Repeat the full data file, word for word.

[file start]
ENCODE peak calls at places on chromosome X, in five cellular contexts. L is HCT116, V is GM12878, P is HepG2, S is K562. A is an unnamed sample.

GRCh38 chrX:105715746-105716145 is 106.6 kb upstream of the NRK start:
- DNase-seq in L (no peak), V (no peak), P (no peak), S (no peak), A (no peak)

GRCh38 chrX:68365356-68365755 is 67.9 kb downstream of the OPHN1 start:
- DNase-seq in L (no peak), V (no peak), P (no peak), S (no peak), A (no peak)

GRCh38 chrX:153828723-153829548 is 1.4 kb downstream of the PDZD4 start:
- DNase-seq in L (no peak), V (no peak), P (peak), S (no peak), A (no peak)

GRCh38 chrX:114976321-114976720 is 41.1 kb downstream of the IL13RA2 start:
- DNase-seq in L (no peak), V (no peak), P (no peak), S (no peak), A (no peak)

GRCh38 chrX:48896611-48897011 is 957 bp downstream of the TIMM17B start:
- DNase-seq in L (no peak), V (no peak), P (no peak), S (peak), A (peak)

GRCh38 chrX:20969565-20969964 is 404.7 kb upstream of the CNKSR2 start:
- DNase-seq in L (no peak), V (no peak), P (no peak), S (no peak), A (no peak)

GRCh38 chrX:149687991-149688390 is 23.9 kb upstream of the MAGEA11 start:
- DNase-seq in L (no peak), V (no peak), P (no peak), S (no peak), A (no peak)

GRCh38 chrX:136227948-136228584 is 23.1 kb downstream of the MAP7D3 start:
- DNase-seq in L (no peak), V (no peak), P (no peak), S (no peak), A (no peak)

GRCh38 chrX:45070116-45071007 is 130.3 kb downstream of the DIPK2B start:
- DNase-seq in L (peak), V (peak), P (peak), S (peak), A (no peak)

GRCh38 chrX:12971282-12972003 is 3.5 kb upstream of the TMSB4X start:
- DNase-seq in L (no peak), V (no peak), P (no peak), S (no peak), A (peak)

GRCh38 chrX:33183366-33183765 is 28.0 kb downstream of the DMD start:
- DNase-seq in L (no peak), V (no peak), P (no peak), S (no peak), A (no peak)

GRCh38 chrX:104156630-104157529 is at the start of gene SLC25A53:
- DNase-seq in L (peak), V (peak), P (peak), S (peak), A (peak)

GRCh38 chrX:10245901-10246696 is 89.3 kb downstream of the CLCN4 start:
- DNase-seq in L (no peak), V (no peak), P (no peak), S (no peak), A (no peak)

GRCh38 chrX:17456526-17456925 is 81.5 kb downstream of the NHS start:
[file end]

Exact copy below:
ENCODE peak calls at places on chromosome X, in five cellular contexts. L is HCT116, V is GM12878, P is HepG2, S is K562. A is an unnamed sample.

GRCh38 chrX:105715746-105716145 is 106.6 kb upstream of the NRK start:
- DNase-seq in L (no peak), V (no peak), P (no peak), S (no peak), A (no peak)

GRCh38 chrX:68365356-68365755 is 67.9 kb downstream of the OPHN1 start:
- DNase-seq in L (no peak), V (no peak), P (no peak), S (no peak), A (no peak)

GRCh38 chrX:153828723-153829548 is 1.4 kb downstream of the PDZD4 start:
- DNase-seq in L (no peak), V (no peak), P (peak), S (no peak), A (no peak)

GRCh38 chrX:114976321-114976720 is 41.1 kb downstream of the IL13RA2 start:
- DNase-seq in L (no peak), V (no peak), P (no peak), S (no peak), A (no peak)

GRCh38 chrX:48896611-48897011 is 957 bp downstream of the TIMM17B start:
- DNase-seq in L (no peak), V (no peak), P (no peak), S (peak), A (peak)

GRCh38 chrX:20969565-20969964 is 404.7 kb upstream of the CNKSR2 start:
- DNase-seq in L (no peak), V (no peak), P (no peak), S (no peak), A (no peak)

GRCh38 chrX:149687991-149688390 is 23.9 kb upstream of the MAGEA11 start:
- DNase-seq in L (no peak), V (no peak), P (no peak), S (no peak), A (no peak)

GRCh38 chrX:136227948-136228584 is 23.1 kb downstream of the MAP7D3 start:
- DNase-seq in L (no peak), V (no peak), P (no peak), S (no peak), A (no peak)

GRCh38 chrX:45070116-45071007 is 130.3 kb downstream of the DIPK2B start:
- DNase-seq in L (peak), V (peak), P (peak), S (peak), A (no peak)

GRCh38 chrX:12971282-12972003 is 3.5 kb upstream of the TMSB4X start:
- DNase-seq in L (no peak), V (no peak), P (no peak), S (no peak), A (peak)

GRCh38 chrX:33183366-33183765 is 28.0 kb downstream of the DMD start:
- DNase-seq in L (no peak), V (no peak), P (no peak), S (no peak), A (no peak)

GRCh38 chrX:104156630-104157529 is at the start of gene SLC25A53:
- DNase-seq in L (peak), V (peak), P (peak), S (peak), A (peak)

GRCh38 chrX:10245901-10246696 is 89.3 kb downstream of the CLCN4 start:
- DNase-seq in L (no peak), V (no peak), P (no peak), S (no peak), A (no peak)

GRCh38 chrX:17456526-17456925 is 81.5 kb downstream of the NHS start: